Huawei said it complies with all laws and rules where it operates, including export controls and sanctions of the United Nations, the United States and European Union.
Meng is a prominent member of China's business world as deputy chairman of Huawei's board and the daughter of its founder Ren Zhengfei, a former Chinese military engineer.
Despite that, her arrest is unlikely to derail U.S.-Chinese trade talks, said Willy Lam, a politics specialist at the Chinese University of Hong Kong.
"I think too much is at stake for Xi Jinping. He desperately wants a settlement," said Lam. "So I don't think this will have a really detrimental impact on the possibility of both countries reaching a deal."
Longer term, however, the case will reinforce official Chinese urgency about developing domestic technology suppliers to reduce reliance on the United States, said Lam.
Trump has "pulled out all the stops" to hamper Chinese ambitions to challenge the United States as a technology leader, Lam said. That includes imposing limits on visas for Chinese students to study science and technology.
"If the Chinese need further convincing, this case would show them beyond doubt Trump's commitment," said Lam.
David Mulroney, a former Canadian ambassador to China, said U.S. and Canadian business executives could face reprisals in China.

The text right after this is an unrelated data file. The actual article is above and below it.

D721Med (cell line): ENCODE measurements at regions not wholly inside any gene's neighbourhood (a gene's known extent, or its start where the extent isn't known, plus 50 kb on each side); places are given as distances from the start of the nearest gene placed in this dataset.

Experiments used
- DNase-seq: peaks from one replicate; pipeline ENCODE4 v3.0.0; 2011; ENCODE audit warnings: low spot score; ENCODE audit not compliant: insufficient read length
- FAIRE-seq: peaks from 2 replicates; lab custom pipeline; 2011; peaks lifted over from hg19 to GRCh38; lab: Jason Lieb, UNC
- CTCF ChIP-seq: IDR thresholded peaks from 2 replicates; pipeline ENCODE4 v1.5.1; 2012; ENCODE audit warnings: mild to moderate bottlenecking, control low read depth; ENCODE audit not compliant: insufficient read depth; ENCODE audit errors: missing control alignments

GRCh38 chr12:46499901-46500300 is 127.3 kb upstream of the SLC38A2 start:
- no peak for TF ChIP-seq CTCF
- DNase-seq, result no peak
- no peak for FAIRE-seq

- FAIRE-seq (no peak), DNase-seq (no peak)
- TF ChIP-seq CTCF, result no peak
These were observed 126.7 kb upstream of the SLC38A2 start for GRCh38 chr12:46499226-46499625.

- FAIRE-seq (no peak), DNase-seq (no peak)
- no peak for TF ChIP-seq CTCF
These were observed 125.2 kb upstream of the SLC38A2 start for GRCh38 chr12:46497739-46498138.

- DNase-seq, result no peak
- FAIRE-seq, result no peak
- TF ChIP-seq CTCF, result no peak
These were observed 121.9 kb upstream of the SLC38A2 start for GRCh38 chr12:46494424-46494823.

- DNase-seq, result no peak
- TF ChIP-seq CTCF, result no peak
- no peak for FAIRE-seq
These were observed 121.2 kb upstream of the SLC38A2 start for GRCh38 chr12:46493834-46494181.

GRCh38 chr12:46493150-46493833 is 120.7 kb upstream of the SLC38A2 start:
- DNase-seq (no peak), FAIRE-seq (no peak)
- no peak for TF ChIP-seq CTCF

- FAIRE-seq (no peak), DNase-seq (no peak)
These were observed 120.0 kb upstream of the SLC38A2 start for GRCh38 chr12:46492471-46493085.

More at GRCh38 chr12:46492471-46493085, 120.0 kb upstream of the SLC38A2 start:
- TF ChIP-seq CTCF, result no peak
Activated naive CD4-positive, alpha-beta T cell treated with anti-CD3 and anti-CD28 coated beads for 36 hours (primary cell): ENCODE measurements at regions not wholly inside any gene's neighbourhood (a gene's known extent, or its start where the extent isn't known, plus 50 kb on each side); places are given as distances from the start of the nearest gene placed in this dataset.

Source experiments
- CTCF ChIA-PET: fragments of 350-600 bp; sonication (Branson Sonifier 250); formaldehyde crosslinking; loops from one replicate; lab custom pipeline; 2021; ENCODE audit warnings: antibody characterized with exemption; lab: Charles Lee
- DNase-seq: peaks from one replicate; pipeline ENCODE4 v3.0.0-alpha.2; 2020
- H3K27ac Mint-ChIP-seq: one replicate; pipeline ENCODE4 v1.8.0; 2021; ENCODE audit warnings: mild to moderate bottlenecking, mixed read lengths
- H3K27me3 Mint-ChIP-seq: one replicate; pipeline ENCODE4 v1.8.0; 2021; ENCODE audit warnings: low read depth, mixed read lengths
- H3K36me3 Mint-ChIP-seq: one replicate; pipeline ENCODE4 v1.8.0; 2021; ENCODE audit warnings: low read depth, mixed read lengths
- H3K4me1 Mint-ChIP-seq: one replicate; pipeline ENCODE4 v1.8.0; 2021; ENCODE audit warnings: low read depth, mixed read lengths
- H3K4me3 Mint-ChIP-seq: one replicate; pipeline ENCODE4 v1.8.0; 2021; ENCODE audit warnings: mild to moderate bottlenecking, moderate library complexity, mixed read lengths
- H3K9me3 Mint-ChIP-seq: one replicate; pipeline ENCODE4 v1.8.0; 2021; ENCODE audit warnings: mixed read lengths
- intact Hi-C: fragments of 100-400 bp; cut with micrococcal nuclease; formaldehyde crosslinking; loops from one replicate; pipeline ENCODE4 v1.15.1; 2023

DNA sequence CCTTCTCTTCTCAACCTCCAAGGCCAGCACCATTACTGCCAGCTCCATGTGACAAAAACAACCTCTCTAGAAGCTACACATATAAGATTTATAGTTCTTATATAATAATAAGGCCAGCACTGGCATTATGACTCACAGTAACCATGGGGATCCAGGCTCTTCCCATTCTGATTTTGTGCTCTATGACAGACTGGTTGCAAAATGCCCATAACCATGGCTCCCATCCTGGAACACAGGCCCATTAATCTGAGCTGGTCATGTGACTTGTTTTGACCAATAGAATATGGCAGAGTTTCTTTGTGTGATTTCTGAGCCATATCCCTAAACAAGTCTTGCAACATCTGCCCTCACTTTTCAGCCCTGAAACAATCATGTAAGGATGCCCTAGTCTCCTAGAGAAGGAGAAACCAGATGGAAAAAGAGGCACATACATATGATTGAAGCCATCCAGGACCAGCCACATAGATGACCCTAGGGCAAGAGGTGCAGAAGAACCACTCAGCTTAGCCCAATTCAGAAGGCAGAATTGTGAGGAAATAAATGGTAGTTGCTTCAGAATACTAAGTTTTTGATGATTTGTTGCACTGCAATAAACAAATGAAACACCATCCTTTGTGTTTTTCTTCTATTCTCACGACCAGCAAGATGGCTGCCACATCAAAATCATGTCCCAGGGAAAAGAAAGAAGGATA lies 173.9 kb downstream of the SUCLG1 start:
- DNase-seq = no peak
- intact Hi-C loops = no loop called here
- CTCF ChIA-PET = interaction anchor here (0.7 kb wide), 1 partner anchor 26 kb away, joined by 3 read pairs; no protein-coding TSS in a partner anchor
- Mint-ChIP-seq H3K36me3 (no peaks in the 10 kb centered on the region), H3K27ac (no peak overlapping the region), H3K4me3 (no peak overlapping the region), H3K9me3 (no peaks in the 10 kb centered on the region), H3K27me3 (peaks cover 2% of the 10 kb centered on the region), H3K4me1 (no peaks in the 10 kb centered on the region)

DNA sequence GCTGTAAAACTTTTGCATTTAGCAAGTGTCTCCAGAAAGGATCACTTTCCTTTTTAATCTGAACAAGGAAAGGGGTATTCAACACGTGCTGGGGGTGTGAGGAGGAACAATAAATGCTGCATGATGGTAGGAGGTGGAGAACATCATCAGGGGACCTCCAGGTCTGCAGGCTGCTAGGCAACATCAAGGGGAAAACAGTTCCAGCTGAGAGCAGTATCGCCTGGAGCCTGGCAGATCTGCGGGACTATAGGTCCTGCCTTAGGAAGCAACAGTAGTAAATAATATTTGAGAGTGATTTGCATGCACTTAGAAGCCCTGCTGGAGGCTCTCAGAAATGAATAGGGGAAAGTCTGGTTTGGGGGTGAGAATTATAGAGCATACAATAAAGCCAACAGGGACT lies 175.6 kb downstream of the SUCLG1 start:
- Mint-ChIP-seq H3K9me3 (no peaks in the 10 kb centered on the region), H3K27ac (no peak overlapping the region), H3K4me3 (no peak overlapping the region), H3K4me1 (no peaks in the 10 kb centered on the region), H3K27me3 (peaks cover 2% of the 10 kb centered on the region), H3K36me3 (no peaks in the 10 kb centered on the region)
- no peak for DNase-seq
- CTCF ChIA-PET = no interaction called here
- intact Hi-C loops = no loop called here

"That's something we should be watching out for. It's a possibility. China plays rough," Mulroney said. "It's a prominent member of their society and it's a company that really embodies China's quest for global recognition as a technology power."
Mulroney said Canada should be prepared for "sustained fury" from the Chinese and said the arrest will be portrayed in China as Canada kowtowing to Trump. He also said the Iran allegations are very damaging to Huawei and China will push back hard.
The Chinese will view Meng's arrest on the same day as Trump's meeting with the Chinese leader as a planned conspiracy to do damage, said Wenran Jiang, a senior fellow at the Institute of Asian Research at the University of British Columbia.
"She was in transit though Vancouver. That means the intelligence agencies in Canada and the U.S. were tracking her and planning to arrest her for some time," he said.
Jiang foresees a crisis in relations between the three countries if Meng is extradited. Any talk of a free trade agreement between Canada and China would be over, he said.
U.S. Sen. Ben Sasser, a Republican member of the Senate Armed Services and Banking committees, said Huawei is an agent of China's ruling Communist Party and applauded Canada for the arrest.
"Americans are grateful that our Canadian partners have arrested the chief financial officer of a giant Chinese telecom company for breaking U.S. sanctions against Iran," he said.